More covenant headroom, slimmer credit spreads and a mountain of capital: that’s how many industry practitioners are assessing current market conditions – not just for the upper mid-market or the broadly syndicated market, but all segments of alternative credit.
But direct lending is still king among private debt strategies. Investors continue to embrace the strategy, as our annual LP survey, PDI Perspectives 2020, found once again. When asked about an array of credit strategies and investment plans in the coming year, a large portion of respondents, 29 percent, say they plan to deploy more capital into direct lending.
This follows the outcome of last year’s survey, when 38 percent of respondents anticipated an increase in direct lending allocations.
Varagon Capital Partners’ chief executive Walter Owens recently told PDI that two of its shareholders, insurers AIG and Aflac, share a common investment philosophy – one he described as “focused on preservation of capital by investing at the top of the capital structure of performing loans” during today’s “peak market conditions”.
First in line
Owens’ description gets to the core of direct lending’s value proposition: the strategy, associated with senior debt, comes with the inherent protection of being first in the repayment pecking order, not to mention an illiquidity premium that many investors believe makes up for the non-tradeable nature of the position.
The top risk cited by investors in the survey is a “possible recession in core markets”, with almost three-quarters saying that this worried them. In addition, more than six in 10 investors anticipate the US-China trade war as being potentially damaging to returns.
Responsibility for the broader economy and foreign policy do not fall within a credit manager’s job description, but they can control the risks being taken in each of their transactions.
Mid-market credits may remain somewhat insulated from several elements of these factors, given that their covenants remain stronger than those of the broadly syndicated market and that their business operations are largely North America-focused.
Still, risks remain as mid-market borrowers are not as naturally diversified as their larger counterparts and remain vulnerable to economic shocks. Portions of their own or their suppliers’ supply chains could also be located outside the US.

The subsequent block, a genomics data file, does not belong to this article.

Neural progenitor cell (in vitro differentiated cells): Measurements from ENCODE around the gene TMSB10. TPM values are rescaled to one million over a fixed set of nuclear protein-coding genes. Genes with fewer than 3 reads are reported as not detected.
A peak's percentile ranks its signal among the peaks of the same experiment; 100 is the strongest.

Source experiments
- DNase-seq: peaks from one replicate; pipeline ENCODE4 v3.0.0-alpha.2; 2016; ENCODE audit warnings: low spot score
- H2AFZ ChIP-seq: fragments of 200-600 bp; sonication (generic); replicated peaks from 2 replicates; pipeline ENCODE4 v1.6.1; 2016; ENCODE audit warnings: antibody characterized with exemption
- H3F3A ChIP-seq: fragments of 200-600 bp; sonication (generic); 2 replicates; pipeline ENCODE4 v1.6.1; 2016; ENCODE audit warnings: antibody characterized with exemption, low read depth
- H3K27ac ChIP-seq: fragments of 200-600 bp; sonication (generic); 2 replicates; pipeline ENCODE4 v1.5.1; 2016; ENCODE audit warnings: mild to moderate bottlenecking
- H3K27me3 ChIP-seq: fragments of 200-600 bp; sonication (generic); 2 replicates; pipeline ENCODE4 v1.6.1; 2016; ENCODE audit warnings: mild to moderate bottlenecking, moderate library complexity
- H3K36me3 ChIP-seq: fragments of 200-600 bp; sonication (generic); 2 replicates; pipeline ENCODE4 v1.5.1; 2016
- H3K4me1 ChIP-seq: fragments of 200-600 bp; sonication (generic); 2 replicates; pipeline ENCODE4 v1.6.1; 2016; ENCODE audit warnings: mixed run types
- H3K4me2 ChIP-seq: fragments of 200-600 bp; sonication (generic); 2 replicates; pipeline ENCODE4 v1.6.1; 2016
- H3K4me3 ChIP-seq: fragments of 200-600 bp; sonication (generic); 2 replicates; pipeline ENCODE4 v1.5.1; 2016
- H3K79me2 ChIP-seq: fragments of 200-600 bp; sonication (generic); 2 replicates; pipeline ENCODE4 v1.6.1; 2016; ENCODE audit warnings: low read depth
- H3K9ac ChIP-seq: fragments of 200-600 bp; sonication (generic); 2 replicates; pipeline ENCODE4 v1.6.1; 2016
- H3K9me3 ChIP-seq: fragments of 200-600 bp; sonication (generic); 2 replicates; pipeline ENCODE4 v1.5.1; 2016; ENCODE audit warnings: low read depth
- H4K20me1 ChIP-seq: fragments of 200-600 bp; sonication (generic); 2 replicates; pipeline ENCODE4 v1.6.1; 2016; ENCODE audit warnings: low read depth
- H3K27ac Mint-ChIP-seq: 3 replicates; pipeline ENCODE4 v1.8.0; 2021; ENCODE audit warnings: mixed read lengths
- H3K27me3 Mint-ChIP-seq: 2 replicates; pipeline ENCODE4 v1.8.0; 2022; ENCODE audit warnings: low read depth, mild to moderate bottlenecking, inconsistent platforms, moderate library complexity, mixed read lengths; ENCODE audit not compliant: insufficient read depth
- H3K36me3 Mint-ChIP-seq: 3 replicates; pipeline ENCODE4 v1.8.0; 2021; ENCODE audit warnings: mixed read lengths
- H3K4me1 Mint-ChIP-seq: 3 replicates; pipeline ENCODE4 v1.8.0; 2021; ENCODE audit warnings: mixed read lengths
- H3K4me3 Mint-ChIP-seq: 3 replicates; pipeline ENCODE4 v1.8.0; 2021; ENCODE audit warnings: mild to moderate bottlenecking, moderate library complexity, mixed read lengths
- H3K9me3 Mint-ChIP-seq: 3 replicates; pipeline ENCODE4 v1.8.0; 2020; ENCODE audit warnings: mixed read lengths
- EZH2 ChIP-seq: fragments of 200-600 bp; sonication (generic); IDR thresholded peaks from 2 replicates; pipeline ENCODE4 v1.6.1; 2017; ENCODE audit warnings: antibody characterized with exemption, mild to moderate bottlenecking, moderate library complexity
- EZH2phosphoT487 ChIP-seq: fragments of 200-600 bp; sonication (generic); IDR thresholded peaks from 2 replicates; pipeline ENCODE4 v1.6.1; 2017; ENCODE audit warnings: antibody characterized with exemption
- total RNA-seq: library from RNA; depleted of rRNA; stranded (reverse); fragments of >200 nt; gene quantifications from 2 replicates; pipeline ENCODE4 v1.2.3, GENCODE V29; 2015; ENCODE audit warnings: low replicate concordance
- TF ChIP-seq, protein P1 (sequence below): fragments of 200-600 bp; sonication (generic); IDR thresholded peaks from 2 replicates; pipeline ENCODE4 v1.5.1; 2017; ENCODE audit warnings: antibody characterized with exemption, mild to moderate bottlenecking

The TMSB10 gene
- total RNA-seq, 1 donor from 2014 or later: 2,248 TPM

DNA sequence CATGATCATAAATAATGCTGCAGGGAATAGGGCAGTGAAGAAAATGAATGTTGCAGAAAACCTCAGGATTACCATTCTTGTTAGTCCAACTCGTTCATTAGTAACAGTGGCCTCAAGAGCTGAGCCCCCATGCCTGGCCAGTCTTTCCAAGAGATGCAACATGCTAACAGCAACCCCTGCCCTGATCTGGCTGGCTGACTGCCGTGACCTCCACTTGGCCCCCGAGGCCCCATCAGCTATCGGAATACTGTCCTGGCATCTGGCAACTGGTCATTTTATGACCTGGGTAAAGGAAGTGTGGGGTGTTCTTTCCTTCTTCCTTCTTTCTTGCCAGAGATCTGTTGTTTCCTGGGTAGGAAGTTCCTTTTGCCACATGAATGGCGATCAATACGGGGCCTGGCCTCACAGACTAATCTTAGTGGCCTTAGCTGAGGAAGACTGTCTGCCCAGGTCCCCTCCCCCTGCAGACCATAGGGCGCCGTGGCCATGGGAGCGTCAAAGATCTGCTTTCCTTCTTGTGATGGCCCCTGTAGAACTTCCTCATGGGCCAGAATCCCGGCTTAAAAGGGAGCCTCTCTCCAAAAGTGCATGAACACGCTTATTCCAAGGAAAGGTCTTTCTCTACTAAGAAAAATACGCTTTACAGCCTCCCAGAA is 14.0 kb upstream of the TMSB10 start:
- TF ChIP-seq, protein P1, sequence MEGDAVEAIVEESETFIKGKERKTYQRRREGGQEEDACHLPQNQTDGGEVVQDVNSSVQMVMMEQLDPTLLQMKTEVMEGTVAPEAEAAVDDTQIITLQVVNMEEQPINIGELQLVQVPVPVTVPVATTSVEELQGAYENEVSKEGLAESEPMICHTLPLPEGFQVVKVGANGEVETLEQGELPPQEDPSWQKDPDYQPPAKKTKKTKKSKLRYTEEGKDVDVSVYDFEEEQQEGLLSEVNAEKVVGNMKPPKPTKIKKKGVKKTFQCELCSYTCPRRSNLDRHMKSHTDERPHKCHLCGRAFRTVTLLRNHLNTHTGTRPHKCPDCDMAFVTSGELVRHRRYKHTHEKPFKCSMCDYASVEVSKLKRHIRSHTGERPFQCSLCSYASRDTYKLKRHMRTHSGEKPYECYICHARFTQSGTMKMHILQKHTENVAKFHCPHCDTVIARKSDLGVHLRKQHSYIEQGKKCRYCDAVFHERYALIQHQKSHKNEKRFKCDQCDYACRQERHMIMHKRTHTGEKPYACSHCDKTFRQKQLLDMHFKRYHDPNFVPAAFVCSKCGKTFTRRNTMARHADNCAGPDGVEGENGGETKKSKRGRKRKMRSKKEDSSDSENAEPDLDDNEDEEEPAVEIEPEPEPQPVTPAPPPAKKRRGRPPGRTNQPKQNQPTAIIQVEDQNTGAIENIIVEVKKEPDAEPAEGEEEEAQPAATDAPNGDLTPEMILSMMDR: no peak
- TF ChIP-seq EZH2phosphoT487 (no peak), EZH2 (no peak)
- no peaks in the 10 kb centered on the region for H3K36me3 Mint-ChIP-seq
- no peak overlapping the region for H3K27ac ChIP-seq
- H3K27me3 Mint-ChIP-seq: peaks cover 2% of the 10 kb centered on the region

Nevertheless, as we come to the end of the market cycle, direct lenders are sitting in a prime position. When credit markets freeze up, spreads will gap out and documents will become tighter. The relative simplicity of a direct lending deal compared with a broadly syndicated transaction gives direct lenders the upper hand in times of market volatility.
“Many are going to say, ‘I’m going to the direct lenders that have large hold sizes and I am going to take my execution and flex risk off the table,’” Fran Beyers, head of mid-market loan analysis at Refinitiv, told PDI at the end of 2019.
In addition, the factors that catalysed private debt’s rise are still in place: a low interest rate environment in which returns are generally meagre and investors are looking for yield.
Our findings are in line with other surveys, which show investors will continue to embrace private credit.
“Risks remain as mid-market borrowers are not as naturally diversified as their larger counterparts and remain vulnerable to economic shocks”
In a Natixis survey of insurance companies, 53 percent said they were increasingly turning to alternatives as a replacement for fixed income, while 44 percent anticipated increasing their exposure to private debt. And insurers are only one portion of the investor universe. The survey also revealed that 73 percent of respondents cited the low interest rate environment as one of their top portfolio risks and, consequently, 93 percent were worried about low returns.
With so many fundamentals still in direct lenders’ favour, it seems likely that only some sort of black swan event would drive investors away.